Last week, 88 years old and not feeling too well, old Cy sat down in his chair and looked out over the churchyard for the last time.
THE SANTEE SITUATION
Wes Santee, the great mile runner, has been suspended by the Amateur Athletic Union. The reason: he violated the rules governing the amount of expense money an amateur athlete may legitimately accept to pay the costs of travel and subsistence. The effect: Santee may never run again, and that would mean he would miss the 1956 Olympic Games.
The facts in the case are reasonably clear. Last May Santee flew from his home in Kansas to California and there, between May 14 and May 22, competed in three track meets. He received a total of $1,127.85 in expense money. This was obviously more than the cost of his round-trip air travel plus $15 per diem expenses (the maximum the AAU allows.) Therefore the AAU suspended him.
It's as simple as that, except that it isn't, really. Prominent amateur runners have received more than the legal limit of expenses for decades. It is a common, if not widely publicized, practice. Santee's crime would seem to be that he made it too obvious. He is an egocentric young man, whose entire life revolves about his running ability. Where running was for Roger Bannister a means of escape, of violent but harmless self-expression, it is for David Wesley Santee a way of life. He runs in every track meet he can. Because he is such a great runner he is a valuable gate attraction and meet directors eagerly seek his acceptance of their invitations. Expense money flows Santee's way. People talk about it. People write about it. Investigation follows, and suspension.
Santee has appealed the suspension. His defense is no denial of the amount of expense money he received or a denial that it is technically in excess of the maximum amount allowed. But he holds that the maximum allowed is unrealistic, that he is a top-flight athlete whose name is widely known and that everywhere he goes he is constantly in demand to appear at schools, at track clinics, at luncheons and dinners, on radio and television. He holds that an athlete of his stature simply cannot live in a good hotel, eat in decent restaurants, fulfill his obligations and still stay within the AAU maximum of $12 a day for living expenses, plus $3 a day for incidentals.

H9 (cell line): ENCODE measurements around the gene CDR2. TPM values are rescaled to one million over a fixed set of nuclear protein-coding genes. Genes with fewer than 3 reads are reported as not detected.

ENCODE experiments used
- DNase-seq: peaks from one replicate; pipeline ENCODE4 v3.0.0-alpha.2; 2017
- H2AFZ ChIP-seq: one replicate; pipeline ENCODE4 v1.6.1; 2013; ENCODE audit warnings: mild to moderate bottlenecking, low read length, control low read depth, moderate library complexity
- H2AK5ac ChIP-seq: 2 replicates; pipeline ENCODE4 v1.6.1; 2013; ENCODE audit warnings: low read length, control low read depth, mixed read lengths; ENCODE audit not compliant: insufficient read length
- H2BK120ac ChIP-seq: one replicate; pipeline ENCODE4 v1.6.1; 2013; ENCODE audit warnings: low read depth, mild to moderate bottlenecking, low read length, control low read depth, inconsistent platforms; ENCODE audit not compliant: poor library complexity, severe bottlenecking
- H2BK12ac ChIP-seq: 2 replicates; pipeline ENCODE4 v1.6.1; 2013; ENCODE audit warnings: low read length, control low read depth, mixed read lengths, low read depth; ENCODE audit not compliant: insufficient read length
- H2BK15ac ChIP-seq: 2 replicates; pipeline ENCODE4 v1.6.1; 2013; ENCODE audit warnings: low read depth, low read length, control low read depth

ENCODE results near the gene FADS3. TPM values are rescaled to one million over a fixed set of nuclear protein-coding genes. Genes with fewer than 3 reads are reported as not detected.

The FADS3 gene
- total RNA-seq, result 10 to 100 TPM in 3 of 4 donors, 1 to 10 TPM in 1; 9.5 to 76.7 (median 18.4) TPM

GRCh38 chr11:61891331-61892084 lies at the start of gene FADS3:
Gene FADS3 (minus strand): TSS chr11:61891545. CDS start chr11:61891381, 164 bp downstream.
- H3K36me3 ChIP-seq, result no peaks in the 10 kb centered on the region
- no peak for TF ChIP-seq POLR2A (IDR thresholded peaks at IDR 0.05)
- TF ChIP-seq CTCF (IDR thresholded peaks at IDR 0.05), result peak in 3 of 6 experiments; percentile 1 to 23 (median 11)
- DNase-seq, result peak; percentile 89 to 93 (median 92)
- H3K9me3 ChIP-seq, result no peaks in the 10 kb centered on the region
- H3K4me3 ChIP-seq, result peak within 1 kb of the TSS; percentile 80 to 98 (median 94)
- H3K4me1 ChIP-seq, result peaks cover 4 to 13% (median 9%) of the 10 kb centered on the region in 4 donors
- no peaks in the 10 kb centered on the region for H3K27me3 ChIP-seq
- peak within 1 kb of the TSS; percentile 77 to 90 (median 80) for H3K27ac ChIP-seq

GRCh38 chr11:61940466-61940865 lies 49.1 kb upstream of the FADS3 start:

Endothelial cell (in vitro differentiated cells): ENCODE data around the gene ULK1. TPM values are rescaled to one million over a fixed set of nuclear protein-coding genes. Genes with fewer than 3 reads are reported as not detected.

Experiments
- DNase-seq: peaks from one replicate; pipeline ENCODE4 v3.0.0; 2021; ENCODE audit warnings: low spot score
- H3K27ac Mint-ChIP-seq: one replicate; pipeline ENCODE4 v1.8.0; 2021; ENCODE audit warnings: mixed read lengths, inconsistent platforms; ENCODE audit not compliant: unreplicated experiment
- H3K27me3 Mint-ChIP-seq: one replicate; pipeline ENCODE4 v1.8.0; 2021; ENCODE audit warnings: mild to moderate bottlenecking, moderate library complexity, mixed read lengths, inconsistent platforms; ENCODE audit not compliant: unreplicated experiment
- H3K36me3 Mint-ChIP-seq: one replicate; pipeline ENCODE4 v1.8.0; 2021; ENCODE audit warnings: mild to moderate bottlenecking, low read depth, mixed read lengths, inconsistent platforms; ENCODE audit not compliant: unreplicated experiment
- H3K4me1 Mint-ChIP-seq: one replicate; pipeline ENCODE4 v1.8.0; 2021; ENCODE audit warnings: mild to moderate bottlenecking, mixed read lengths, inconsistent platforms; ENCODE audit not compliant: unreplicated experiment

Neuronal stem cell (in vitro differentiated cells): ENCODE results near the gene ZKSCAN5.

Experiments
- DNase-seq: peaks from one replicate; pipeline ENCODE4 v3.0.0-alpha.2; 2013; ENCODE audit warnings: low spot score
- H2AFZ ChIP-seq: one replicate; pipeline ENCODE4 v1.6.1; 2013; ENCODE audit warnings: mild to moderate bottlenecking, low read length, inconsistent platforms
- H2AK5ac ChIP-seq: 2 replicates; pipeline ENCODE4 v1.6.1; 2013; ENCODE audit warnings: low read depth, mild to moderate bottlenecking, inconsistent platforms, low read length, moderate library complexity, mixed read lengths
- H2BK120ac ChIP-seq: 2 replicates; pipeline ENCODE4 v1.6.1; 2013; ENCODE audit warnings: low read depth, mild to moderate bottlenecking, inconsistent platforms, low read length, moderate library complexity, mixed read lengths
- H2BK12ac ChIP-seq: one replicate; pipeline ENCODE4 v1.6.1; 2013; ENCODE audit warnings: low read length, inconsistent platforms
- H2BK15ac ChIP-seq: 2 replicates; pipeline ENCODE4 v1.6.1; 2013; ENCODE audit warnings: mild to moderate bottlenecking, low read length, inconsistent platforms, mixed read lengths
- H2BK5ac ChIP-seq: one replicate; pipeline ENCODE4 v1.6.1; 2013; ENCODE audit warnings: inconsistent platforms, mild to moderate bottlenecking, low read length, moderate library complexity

In this, of course, Santee is right. Ask any traveling businessman how far $12 or $15 a day takes him. But the question arises: how amateur is an amateur who finds it necessary to travel that much and spend that much?
That is the crux of the problem. In any other major sport, and many minor ones, there is a professional outlet for the athlete who continues in competition past the time most of his youthful companions are retiring from sport to earn a living. This holds true for baseball, football, tennis, basketball, golf, even figure skating and swimming. But what is there for the great track and field athlete to do as he approaches the full flowering of his abilities in his mid-20s? He can go on as an amateur or he can quit. If he is to go on and compete to the best of his ability (and there is no other way to compete) he must devote hours each day to training, and concentrate most of his attention on his running (or jumping, or vaulting or whatever). He is then past being a so-called simon-pure amateur. Running is no longer a pastime; it is a career, one which involves financial problems beyond those facing the ordinary amateur.
There it is. Runners like Santee are more than amateurs and yet are not professionals. Unless the laws governing the sport are broadened and clarified the problem will not end with the suspension of Santee and the destruction of his superb career just as it approaches its peak, any more than it did when Paavo Nurmi was suspended, or Jesse Owens or Gundar Haegg. Other young men coming to greatness will face the same difficulties, be burdened with a like feeling of guilt if they accept too much expense money, the same economic burden if they don't.
The world does change; perhaps it's time the rules do, too.